How to Work with Negative Space

Negative space is a powerful compositional tool in photography. But what is it and how do you use it to improve your photography? In this guide, I’ll explain negative space to you and help you learn how to use it effectively.

Here’s what we’ll cover:

  • What is negative space?
  • What is positive space?
  • Why is negative space important?
  • Using negative space in photography.
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Photograph by Simone Hutsch
A simple blue sky creates a minimalistic backdrop in this shot

What is negative space?

Negative space is the area around your image’s subject matter, with the subject also being known as the positive space. However, this space can only truly be called negative when referring to areas of a composition that are empty, bland or fairly uninteresting. Negative space is made up of elements that fade into the background and don’t draw a viewer’s eye towards them. So you’ll often find negative space made up of elements such as water, sand, overcast clouds or plain walls (to give a few examples).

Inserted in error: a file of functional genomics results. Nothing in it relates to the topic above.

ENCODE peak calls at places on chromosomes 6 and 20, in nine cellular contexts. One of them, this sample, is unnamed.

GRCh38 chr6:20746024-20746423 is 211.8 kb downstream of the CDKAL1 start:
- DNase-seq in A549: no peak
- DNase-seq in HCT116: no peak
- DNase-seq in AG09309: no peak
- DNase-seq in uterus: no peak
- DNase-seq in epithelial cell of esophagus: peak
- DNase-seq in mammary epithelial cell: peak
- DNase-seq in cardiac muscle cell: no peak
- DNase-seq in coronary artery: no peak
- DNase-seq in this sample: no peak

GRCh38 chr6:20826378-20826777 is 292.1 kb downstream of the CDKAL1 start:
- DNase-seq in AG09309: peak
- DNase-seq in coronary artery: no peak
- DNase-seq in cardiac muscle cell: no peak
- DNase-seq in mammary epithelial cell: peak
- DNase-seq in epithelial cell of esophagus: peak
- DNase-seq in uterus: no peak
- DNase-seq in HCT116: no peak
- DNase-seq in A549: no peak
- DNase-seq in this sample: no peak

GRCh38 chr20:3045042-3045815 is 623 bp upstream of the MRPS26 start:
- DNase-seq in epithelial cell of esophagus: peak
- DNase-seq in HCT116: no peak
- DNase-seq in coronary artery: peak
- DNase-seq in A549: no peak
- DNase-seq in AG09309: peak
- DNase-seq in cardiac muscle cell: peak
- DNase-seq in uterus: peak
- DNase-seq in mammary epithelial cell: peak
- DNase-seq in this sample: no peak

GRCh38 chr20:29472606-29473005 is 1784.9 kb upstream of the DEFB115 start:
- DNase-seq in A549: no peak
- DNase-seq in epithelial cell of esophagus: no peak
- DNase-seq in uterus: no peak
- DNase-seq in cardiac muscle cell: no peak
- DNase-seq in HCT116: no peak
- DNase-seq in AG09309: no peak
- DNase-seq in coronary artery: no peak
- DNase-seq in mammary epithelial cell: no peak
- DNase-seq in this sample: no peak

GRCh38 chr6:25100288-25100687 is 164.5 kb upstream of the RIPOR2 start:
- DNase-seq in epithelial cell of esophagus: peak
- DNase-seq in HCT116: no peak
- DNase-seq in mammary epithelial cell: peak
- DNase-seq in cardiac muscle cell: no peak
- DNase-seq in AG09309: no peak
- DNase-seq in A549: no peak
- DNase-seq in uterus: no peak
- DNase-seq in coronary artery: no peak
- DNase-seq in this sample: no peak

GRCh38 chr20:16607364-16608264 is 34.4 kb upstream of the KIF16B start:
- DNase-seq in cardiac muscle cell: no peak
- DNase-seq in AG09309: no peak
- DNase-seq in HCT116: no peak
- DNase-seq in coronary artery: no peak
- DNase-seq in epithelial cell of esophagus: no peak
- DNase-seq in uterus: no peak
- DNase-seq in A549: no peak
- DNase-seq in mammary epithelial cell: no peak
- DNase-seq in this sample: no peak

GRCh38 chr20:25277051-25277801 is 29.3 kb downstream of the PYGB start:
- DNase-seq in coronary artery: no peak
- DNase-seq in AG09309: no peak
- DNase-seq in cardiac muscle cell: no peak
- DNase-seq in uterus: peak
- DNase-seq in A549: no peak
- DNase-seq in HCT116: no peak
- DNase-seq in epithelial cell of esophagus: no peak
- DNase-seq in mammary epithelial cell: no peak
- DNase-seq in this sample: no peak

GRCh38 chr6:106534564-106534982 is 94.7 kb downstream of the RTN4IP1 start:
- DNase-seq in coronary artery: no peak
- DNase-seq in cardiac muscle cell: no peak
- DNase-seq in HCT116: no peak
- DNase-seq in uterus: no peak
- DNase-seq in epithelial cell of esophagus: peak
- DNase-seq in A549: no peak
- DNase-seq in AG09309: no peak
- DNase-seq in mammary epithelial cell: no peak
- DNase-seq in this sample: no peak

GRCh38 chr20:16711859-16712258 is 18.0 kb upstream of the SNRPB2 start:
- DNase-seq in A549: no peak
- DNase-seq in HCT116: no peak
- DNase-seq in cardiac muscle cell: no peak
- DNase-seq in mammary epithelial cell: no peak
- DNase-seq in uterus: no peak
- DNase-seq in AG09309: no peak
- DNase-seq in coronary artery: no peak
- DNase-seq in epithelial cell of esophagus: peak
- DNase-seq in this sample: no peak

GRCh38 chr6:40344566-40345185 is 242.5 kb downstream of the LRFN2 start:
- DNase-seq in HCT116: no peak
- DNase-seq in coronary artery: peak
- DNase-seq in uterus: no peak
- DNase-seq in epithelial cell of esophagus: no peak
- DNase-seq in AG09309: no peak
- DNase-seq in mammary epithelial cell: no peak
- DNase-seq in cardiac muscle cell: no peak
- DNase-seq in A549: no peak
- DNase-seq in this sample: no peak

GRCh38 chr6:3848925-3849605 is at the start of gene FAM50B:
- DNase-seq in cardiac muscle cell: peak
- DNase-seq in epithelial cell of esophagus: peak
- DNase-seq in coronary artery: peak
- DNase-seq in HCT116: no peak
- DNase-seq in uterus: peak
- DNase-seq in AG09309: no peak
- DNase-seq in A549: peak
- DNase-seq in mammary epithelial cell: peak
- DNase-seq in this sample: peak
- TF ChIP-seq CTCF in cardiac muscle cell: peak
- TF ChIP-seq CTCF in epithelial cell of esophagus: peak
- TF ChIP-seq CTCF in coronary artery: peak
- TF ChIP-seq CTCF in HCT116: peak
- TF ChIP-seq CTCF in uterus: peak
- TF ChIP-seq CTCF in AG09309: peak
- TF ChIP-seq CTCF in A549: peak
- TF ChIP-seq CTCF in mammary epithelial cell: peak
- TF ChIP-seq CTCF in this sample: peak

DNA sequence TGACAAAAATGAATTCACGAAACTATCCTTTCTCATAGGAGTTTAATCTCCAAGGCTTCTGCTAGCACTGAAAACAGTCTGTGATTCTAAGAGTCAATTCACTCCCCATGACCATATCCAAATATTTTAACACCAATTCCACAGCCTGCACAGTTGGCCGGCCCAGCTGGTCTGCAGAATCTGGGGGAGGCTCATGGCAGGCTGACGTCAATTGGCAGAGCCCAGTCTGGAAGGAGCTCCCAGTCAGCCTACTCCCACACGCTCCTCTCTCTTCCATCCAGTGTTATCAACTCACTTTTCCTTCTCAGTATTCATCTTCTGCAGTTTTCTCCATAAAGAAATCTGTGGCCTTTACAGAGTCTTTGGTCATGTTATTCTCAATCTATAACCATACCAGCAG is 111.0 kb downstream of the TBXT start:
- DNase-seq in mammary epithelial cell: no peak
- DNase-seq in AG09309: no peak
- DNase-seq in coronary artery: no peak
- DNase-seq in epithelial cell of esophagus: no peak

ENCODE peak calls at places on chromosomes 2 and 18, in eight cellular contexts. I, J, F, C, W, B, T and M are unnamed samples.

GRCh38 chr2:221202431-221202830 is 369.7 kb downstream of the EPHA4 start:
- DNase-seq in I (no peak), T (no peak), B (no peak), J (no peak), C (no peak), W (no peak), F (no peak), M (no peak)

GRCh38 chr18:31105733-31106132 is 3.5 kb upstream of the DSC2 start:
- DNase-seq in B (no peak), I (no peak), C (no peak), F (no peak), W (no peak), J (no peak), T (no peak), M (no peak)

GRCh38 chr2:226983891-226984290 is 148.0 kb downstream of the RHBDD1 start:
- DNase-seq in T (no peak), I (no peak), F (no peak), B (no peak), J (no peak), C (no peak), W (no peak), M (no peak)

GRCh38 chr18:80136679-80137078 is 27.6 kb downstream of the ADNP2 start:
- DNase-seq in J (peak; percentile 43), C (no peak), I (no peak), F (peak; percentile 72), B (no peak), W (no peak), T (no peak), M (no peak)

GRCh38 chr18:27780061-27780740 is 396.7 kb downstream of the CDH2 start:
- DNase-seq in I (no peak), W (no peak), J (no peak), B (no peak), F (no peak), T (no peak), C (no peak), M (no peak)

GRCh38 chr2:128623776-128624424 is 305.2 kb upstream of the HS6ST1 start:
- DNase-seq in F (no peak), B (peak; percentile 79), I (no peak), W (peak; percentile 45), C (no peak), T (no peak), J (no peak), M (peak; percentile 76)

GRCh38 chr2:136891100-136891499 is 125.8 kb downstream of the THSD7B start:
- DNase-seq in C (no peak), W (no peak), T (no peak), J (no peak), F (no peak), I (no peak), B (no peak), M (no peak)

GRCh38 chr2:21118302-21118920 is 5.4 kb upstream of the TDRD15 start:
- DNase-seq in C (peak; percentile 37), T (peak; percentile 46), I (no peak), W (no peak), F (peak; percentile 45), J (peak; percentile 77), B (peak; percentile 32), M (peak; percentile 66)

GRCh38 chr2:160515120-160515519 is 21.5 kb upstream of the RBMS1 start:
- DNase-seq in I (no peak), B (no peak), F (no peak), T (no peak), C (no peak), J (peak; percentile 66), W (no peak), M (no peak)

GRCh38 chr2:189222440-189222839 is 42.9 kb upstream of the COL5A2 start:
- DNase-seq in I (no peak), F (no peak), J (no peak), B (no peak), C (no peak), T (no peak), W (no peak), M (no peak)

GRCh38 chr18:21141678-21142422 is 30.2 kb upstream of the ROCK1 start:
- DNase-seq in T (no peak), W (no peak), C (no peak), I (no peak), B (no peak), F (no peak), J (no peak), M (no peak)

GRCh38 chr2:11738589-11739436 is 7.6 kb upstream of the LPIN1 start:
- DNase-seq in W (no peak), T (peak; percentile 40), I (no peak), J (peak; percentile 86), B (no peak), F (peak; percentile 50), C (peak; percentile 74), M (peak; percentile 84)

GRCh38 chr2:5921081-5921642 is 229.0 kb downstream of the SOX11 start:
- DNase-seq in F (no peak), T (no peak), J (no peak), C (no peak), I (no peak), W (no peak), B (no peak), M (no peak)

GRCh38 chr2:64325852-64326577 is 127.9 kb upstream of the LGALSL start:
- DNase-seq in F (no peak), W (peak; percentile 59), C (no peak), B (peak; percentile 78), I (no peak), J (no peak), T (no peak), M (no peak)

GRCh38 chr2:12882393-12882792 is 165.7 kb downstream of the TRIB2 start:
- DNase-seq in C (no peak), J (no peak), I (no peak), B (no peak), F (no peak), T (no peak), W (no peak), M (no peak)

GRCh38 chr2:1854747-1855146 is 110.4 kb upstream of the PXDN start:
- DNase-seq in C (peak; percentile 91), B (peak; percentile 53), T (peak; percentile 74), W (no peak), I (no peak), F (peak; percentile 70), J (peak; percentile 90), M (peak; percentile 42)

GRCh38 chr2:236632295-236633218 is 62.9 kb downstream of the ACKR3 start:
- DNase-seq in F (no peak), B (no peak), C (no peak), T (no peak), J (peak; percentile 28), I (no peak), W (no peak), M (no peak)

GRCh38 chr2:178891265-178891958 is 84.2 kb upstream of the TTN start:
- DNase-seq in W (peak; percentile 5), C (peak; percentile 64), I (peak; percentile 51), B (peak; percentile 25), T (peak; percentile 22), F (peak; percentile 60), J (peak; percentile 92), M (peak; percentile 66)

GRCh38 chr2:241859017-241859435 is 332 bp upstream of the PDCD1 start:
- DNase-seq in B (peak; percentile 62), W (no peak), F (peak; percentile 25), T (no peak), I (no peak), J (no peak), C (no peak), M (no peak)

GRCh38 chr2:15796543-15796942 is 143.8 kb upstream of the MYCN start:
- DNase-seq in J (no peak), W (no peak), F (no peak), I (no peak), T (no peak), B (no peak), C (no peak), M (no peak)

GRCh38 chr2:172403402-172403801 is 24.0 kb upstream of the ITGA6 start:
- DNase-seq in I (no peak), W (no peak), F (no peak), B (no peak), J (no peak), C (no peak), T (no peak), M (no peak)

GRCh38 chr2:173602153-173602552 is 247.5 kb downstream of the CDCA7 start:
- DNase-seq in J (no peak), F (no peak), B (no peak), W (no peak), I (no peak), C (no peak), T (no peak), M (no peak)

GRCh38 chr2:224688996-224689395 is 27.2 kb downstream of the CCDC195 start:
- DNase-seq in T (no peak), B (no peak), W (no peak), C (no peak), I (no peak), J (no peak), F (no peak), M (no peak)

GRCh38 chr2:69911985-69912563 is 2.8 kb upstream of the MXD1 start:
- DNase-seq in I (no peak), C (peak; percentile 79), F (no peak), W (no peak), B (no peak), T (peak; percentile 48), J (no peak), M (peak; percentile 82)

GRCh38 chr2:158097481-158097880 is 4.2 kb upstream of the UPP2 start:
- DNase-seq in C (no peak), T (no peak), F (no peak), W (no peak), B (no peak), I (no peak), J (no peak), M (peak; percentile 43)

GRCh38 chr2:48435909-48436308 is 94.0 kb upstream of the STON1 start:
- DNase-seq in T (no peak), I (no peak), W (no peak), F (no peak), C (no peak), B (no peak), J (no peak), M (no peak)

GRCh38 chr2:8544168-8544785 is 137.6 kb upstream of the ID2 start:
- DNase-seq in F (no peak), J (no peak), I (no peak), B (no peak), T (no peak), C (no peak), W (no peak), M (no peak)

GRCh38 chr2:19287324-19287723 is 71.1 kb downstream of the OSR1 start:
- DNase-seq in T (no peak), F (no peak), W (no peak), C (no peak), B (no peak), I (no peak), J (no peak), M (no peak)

In this article, I’ll mainly be talking about using negative space in larger quantities, in a way that focuses attention onto your subject. However, other photos use less negative space and still work extremely well. As with much of photography, using negative space is just one creative tool you can employ.

What is positive space?

Positive space is your subject matter and the area of the photograph that contains points of interest. This is where you’re trying to direct your viewer’s eye. What sort of things make up positive space? It can be almost anything, but commonly photos use subject matters such as faces, people, wildlife, mountains, trees and buildings as positive space.